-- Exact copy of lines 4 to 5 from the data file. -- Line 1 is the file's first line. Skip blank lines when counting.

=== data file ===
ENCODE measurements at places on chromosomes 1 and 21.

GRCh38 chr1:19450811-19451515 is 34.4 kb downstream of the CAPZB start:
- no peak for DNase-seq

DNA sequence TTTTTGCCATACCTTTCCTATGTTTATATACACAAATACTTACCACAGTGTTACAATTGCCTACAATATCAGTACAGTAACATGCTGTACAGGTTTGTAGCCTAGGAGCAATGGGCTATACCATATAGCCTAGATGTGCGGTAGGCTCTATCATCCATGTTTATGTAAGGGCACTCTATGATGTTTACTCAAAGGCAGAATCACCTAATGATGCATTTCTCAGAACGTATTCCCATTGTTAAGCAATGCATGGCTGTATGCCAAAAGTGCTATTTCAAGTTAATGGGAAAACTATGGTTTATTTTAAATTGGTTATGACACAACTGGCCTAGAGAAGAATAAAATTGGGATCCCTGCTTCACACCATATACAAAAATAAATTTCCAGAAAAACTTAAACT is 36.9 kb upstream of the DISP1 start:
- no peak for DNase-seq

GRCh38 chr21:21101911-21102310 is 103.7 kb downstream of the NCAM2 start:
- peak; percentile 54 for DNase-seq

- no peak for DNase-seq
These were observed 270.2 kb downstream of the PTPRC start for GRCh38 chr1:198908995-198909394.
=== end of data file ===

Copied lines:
DNA sequence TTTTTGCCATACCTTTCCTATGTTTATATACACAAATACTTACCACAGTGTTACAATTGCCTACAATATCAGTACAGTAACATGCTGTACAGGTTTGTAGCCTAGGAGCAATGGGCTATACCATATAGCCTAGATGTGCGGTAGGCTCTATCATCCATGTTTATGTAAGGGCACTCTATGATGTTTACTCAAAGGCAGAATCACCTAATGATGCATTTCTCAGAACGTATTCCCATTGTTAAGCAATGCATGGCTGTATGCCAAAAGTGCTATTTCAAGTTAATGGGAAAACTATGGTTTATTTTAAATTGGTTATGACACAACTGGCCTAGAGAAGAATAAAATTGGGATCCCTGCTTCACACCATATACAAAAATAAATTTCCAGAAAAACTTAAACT is 36.9 kb upstream of the DISP1 start:
- no peak for DNase-seq